Track: Bare Knuckle Performance

Location: Pacific DEKJ

Day of week: Monday

Killing latency and getting the most out of your hardware - find out how to improve the end to end developer experience including design, development, testing and deployment. If you want to learn about state of the art performance approaches and solutions then this is the track for you. You can learn about how to achieve low latency, how to make the best use of your underlying hardware and how to solve problems on a global scale.

Track Host: Nitsan Wakart

Senior Software Engineer

The Perf Smurf™. An experienced performance engineer with decades of programming experience ranging from finance to commercial JVM implementations, Nitsan started writing software as a child and is unable to stop. A blogger, public speaker, open source contributor, instructor, JUG organizer and Java Champion, Nitsan is the lead developer on the JCTools project, the concurrency library of choice for Netty, DSE and many others.  When not plotting world domination, Nitsan enjoys piña coladas and getting caught in the rain.

10:35am - 11:25am

Does Java Need Inline Types? What Valhalla Can Bring to Java

Inline/value types are the key part of experimental project Valhalla which should bring new abilities to Java language. It's a story not only about performance, it's also a  story about safety, abstraction,expressiveness, maintainability, etc. But on this session we will talk about performance. Which performance benefits inline types bring to Java and how we could exploit it.

Sergey Kuksenko, Java Performance Engineer @Oracle

11:50am - 12:40pm

Fault Tolerance at Speed

Distributed systems providing fault tolerance often sacrifice performance. The sacrifice often happens late when a systems engineering approach is not taken. Performance is an inherent aspect of distributed design and should be considered holistically in the systems engineering process. A well designed distributed system can be both fault tolerant and fast.

In this session, we will discuss the techniques and lessons learned from implementing Aeron Cluster. Focus will be on how Raft can be implemented on Aeron, minimizing the network round trip overhead, and comparing single process to a fully distributed cluster. Come to this session if interested in how performance can be a first class design concern and the results which can be delivered.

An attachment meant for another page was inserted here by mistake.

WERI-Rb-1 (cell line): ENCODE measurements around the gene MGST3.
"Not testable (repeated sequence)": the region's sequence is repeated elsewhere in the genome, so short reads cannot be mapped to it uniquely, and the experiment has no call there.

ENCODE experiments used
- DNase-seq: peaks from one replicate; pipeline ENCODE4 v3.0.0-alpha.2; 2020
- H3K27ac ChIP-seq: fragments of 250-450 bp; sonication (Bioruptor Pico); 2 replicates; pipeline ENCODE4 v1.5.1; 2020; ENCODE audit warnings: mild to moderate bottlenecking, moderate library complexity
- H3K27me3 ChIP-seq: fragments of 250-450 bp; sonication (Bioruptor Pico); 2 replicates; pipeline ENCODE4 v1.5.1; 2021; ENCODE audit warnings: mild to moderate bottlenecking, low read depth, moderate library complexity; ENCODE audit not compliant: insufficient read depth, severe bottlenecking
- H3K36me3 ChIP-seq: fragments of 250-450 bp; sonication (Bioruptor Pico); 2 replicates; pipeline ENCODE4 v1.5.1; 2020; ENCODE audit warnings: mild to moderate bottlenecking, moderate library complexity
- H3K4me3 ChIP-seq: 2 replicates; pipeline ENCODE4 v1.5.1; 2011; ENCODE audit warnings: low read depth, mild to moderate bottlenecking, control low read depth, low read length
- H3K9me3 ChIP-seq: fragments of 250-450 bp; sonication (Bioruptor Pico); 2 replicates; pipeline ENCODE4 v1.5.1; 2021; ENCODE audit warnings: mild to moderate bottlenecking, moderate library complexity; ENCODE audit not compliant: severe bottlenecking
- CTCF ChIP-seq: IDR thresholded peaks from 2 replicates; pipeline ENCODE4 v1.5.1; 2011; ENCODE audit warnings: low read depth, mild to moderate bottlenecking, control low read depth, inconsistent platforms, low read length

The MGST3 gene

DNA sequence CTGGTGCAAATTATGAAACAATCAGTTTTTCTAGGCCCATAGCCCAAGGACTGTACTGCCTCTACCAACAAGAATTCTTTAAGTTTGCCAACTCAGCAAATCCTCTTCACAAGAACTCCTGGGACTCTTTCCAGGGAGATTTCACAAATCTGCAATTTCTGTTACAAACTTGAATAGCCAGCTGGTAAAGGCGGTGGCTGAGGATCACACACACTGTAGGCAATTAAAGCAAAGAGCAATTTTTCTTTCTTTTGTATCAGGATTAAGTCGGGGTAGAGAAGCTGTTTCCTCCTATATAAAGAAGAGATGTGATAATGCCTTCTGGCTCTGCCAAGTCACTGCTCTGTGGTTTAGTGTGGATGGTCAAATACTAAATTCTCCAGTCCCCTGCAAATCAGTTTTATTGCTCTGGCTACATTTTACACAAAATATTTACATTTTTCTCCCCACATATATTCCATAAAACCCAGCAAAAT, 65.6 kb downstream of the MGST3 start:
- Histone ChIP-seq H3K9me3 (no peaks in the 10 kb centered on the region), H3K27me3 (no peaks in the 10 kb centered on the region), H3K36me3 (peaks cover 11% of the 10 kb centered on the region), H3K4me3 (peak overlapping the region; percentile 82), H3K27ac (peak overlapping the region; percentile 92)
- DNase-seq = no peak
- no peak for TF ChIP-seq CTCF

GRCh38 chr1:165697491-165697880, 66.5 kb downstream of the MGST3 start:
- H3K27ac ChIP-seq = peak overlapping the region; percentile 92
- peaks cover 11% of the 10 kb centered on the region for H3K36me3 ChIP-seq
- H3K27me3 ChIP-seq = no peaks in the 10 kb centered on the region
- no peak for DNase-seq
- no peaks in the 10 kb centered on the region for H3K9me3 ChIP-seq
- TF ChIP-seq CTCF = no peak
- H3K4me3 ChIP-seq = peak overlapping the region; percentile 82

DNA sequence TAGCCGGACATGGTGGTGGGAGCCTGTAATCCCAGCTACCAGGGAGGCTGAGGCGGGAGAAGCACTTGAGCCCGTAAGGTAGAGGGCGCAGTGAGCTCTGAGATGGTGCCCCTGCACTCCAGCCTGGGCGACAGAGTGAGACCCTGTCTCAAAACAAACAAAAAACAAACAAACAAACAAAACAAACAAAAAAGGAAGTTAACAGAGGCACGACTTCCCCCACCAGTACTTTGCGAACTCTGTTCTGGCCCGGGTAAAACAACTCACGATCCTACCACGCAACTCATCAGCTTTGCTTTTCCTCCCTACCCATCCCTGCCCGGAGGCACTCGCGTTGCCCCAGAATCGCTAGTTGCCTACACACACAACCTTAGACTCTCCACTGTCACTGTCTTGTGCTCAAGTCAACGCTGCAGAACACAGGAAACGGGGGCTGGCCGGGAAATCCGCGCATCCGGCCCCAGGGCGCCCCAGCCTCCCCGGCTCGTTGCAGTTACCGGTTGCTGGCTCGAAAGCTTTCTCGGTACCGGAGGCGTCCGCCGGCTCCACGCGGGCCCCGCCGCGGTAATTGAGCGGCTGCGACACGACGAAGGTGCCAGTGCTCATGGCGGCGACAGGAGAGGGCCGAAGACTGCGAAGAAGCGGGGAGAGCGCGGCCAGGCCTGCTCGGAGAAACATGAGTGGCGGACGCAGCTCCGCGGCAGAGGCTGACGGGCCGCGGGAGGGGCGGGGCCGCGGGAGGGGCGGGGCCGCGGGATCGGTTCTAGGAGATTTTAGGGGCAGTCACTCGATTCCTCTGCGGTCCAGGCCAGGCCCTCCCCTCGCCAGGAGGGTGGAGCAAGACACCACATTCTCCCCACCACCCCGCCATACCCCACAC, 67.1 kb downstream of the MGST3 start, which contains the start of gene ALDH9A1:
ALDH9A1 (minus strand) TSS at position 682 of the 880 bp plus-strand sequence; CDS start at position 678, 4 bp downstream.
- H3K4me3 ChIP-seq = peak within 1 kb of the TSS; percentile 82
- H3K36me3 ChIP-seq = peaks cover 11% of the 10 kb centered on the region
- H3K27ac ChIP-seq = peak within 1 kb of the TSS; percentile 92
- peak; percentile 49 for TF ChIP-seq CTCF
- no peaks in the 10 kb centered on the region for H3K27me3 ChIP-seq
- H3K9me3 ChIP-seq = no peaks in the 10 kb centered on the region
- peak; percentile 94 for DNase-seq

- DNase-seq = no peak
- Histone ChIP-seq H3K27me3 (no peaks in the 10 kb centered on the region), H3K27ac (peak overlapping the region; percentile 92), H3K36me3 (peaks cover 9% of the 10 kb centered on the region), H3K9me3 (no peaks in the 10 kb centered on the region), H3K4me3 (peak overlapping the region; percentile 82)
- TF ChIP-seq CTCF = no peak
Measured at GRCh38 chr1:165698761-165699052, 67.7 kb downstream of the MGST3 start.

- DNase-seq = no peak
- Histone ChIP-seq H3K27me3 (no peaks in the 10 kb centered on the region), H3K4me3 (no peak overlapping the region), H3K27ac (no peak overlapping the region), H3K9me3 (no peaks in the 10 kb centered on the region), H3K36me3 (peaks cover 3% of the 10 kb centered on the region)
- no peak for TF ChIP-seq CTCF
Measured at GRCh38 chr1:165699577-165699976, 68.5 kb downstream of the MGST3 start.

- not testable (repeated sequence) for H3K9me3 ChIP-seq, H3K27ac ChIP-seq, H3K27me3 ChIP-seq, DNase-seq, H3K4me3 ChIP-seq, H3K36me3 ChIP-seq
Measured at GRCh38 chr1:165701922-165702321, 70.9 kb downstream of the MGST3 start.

Todd Montgomery, Ex-NASA researcher, Chief Architect, Kaazing

1:40pm - 2:30pm

Performance

Session details to follow.

Brian Martin, Software Developer @Twitter

2:55pm - 3:45pm

Bare Knuckle Performance Open Space

Session details to follow.

4:10pm - 5:00pm

JIT vs AOT Performance With GraalVM

In this session we are going to talk about various aspects of performance, such as peak throughput, startup, memory footprint and more, and how you can optimize your applications for them with GraalVM. GraalVM is a high-performance virtual machine, bringing new performance optimizations for individual languages and seamless interoperability for polyglot applications.

In particular, we’ll discuss JIT and AOT compilation and and talk about their advantages and trade-offs. Also, we’ll go through some practical examples comparing JIT compilation with HotSpot and GraalVM, JIT and AOT, improving AOT with profile-guided optimizations and more.

Alina Yurenko, Developer Advocate for GraalVM @Oracle

5:25pm - 6:15pm

Parsing JSON Really Quickly: Lessons Learned

Our disks and networks can load gigabytes of data per second; we feel strongly that our software should follow suit. Thus we wrote what might be the fastest JSON parser in the world, simdjson. It can parse typical JSON files at speeds of over 2 GB/s on single commodity Intel core with full validation; it is several times faster than conventional parsers.

How did we go so fast? We started with the insight that we should make full use of the SIMD instructions available on commodity processors. These instructions are everywhere, from the ARM chip in your smartphone all to way to server processors. SIMD instructions work on wide registers (e.g., spanning 32 bytes): they are faster because they process more data using fewer instructions. To our knowledge, nobody had ever attempted to produce a full parser for something as complex as JSON by relying primarily on SIMD instructions. And many people were skeptical that a full parser could be done fruitfully with SIMD instructions. We had to develop interesting new strategies that are generally applicable. In the end, we learned several lessons. Maybe one of the most important lesson is the importance of a nearly obsessive focus on performance metrics. We constantly measure the impact of the choices we make.

Daniel Lemire, Professor and Department Chair at TELUQ - Université du Québec

Tracks

Monday, 11 November

Tuesday, 12 November

Wednesday, 13 November